Yesterday I listened to part of the Sean Hannity radio show. He had a guest on of the Islamic faith to give his perspective on the hostilities in Syria. However, much of the conversation consisted of Hannity not letting the man speak, and constantly asking him if he approved of the killing, whether he agreed with Sharia law, whether he thought virgins awaited Muslim martyrs, and so forth.
Much of my life I have thought of myself as a sort of “defender of religious liberty” because I would stand up for Christian causes. A perfect example is when a father sued to have “under God” removed from the national pledge, because he was an atheist. Christian backlash nationwide was strong, and again, I agree that just because someone wants “under God” removed from our pledge, it doesn’t mean we should have to do it. He and anyone else have the freedom to not say that pledge, or that part of it if it bothers them, just like you have the freedom to say it if you so choose.
What I want to suggest is that many of us in the USA may have a one-sided religious freedom paradigm. Whenever Christian beliefs are challenged publicly, we cry foul, but if someone else is oppressed, we are less likely to be bothered by it. In fact, since 2001, there is a strong anti-Islam wind blowing in this country. We are suspicious of Middle-Eastern looking people and think they should be screened more closely at airports. A mosque goes up near your house and you think “Oh no, what’s next, prayers over outdoor loudspeakers?”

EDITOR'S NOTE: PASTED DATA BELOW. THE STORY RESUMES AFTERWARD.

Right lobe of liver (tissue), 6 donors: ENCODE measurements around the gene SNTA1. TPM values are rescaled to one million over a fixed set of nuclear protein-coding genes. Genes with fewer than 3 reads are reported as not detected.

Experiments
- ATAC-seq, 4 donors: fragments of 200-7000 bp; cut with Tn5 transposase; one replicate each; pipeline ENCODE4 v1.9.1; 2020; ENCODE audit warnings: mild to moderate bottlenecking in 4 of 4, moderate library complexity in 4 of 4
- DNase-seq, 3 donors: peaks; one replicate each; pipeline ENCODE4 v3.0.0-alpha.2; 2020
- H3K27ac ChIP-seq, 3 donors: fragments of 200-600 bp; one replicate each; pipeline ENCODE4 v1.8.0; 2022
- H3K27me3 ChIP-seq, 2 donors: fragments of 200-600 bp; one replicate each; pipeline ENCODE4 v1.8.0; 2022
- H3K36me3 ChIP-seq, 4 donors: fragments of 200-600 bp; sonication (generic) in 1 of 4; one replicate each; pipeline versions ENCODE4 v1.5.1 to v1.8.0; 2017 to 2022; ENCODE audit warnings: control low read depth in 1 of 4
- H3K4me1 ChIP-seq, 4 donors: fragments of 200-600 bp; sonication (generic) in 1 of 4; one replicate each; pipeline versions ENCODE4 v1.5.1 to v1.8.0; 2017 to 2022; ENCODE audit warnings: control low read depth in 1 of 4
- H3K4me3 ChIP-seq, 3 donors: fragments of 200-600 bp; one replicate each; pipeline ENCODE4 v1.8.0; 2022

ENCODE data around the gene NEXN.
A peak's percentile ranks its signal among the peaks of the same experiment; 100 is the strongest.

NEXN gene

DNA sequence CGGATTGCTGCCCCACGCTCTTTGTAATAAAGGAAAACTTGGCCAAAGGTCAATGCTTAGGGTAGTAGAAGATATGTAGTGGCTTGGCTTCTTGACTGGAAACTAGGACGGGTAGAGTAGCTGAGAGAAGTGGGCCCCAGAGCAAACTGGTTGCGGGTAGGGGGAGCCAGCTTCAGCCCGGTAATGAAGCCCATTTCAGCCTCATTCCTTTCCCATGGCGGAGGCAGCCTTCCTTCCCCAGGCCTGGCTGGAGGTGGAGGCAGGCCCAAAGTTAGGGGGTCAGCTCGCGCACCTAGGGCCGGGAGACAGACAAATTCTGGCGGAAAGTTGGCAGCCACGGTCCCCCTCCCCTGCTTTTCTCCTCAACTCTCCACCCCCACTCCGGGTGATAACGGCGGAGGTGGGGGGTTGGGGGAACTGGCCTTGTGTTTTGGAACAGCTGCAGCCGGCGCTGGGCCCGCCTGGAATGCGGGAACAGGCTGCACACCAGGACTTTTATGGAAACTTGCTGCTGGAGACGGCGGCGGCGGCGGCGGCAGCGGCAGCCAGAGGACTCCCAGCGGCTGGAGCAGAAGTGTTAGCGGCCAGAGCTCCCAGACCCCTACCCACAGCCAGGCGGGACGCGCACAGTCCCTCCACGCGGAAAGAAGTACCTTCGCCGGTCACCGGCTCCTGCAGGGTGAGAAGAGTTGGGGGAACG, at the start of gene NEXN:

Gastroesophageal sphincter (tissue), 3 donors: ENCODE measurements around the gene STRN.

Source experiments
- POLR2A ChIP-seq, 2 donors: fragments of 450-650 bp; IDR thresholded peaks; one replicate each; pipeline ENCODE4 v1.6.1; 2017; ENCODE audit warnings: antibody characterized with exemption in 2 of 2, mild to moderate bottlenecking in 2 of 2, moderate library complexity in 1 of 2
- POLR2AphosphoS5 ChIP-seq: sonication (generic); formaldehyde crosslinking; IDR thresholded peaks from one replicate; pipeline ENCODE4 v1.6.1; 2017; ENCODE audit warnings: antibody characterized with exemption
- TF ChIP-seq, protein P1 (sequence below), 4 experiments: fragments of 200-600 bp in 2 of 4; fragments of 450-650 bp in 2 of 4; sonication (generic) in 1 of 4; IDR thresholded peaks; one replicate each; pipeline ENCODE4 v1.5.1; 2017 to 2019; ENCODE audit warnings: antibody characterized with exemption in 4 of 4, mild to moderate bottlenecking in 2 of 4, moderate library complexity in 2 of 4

Don’t get me wrong, I’m not changing religions, nor do I think Christians should be silent about our own threats to liberty, but those of us who claim to believe in freedom of worship ought to start practicing it more consistently.
Sean Hannity would claim to defend religious liberty and tolerance, yet he became an example of the intolerance many of us have toward those of differing faiths. If you truly believe men and women should be free to worship as they choose, I challenge you to stop criticizing their beliefs. I didn’t say you should believe “all roads lead to heaven” or that any one faith is as good as another, but rather to be respectful. You might even win someone over to your side in the process.
Grace and peace to all.SHARE